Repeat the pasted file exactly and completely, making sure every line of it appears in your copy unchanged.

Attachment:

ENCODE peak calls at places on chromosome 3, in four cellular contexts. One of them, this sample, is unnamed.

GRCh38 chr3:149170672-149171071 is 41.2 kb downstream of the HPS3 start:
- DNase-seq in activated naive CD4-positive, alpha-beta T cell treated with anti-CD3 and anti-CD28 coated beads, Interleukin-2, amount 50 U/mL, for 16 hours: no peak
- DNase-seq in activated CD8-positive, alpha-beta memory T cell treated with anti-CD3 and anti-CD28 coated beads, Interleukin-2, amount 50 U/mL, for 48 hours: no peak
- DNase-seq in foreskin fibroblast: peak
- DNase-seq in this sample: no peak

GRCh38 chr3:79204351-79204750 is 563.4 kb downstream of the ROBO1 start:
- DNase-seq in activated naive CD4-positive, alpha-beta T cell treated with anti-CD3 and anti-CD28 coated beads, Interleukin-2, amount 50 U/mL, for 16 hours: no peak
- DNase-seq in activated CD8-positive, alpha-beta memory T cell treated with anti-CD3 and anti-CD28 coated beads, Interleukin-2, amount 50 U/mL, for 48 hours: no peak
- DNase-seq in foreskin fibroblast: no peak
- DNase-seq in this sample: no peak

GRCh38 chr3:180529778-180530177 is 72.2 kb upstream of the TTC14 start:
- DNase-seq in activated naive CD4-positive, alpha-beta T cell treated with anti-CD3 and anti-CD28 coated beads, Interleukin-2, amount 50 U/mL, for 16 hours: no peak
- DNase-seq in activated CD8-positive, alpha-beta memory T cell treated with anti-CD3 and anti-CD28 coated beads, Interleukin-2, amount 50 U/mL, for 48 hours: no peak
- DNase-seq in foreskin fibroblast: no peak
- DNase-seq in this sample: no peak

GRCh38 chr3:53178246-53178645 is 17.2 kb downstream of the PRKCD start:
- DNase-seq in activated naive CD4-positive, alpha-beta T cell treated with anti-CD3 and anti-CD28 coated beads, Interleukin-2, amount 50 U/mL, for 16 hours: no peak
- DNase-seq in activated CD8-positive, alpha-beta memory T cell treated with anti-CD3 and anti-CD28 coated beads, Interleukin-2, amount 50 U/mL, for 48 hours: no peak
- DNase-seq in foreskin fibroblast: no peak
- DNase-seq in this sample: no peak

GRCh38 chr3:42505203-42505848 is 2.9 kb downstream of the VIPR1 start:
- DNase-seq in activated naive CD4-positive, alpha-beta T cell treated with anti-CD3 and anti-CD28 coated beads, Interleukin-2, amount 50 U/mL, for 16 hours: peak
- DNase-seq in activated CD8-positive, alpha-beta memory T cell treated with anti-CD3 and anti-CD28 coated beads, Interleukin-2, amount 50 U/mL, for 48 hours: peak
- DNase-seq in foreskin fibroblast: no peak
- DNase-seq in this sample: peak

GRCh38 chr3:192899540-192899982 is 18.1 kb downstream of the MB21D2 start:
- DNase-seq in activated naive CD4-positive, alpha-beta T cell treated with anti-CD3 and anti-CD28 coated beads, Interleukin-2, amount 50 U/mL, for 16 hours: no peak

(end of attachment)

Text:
ENCODE peak calls at places on chromosome 3, in four cellular contexts. One of them, this sample, is unnamed.

GRCh38 chr3:149170672-149171071 is 41.2 kb downstream of the HPS3 start:
- DNase-seq in activated naive CD4-positive, alpha-beta T cell treated with anti-CD3 and anti-CD28 coated beads, Interleukin-2, amount 50 U/mL, for 16 hours: no peak
- DNase-seq in activated CD8-positive, alpha-beta memory T cell treated with anti-CD3 and anti-CD28 coated beads, Interleukin-2, amount 50 U/mL, for 48 hours: no peak
- DNase-seq in foreskin fibroblast: peak
- DNase-seq in this sample: no peak

GRCh38 chr3:79204351-79204750 is 563.4 kb downstream of the ROBO1 start:
- DNase-seq in activated naive CD4-positive, alpha-beta T cell treated with anti-CD3 and anti-CD28 coated beads, Interleukin-2, amount 50 U/mL, for 16 hours: no peak
- DNase-seq in activated CD8-positive, alpha-beta memory T cell treated with anti-CD3 and anti-CD28 coated beads, Interleukin-2, amount 50 U/mL, for 48 hours: no peak
- DNase-seq in foreskin fibroblast: no peak
- DNase-seq in this sample: no peak

GRCh38 chr3:180529778-180530177 is 72.2 kb upstream of the TTC14 start:
- DNase-seq in activated naive CD4-positive, alpha-beta T cell treated with anti-CD3 and anti-CD28 coated beads, Interleukin-2, amount 50 U/mL, for 16 hours: no peak
- DNase-seq in activated CD8-positive, alpha-beta memory T cell treated with anti-CD3 and anti-CD28 coated beads, Interleukin-2, amount 50 U/mL, for 48 hours: no peak
- DNase-seq in foreskin fibroblast: no peak
- DNase-seq in this sample: no peak

GRCh38 chr3:53178246-53178645 is 17.2 kb downstream of the PRKCD start:
- DNase-seq in activated naive CD4-positive, alpha-beta T cell treated with anti-CD3 and anti-CD28 coated beads, Interleukin-2, amount 50 U/mL, for 16 hours: no peak
- DNase-seq in activated CD8-positive, alpha-beta memory T cell treated with anti-CD3 and anti-CD28 coated beads, Interleukin-2, amount 50 U/mL, for 48 hours: no peak
- DNase-seq in foreskin fibroblast: no peak
- DNase-seq in this sample: no peak

GRCh38 chr3:42505203-42505848 is 2.9 kb downstream of the VIPR1 start:
- DNase-seq in activated naive CD4-positive, alpha-beta T cell treated with anti-CD3 and anti-CD28 coated beads, Interleukin-2, amount 50 U/mL, for 16 hours: peak
- DNase-seq in activated CD8-positive, alpha-beta memory T cell treated with anti-CD3 and anti-CD28 coated beads, Interleukin-2, amount 50 U/mL, for 48 hours: peak
- DNase-seq in foreskin fibroblast: no peak
- DNase-seq in this sample: peak

GRCh38 chr3:192899540-192899982 is 18.1 kb downstream of the MB21D2 start:
- DNase-seq in activated naive CD4-positive, alpha-beta T cell treated with anti-CD3 and anti-CD28 coated beads, Interleukin-2, amount 50 U/mL, for 16 hours: no peak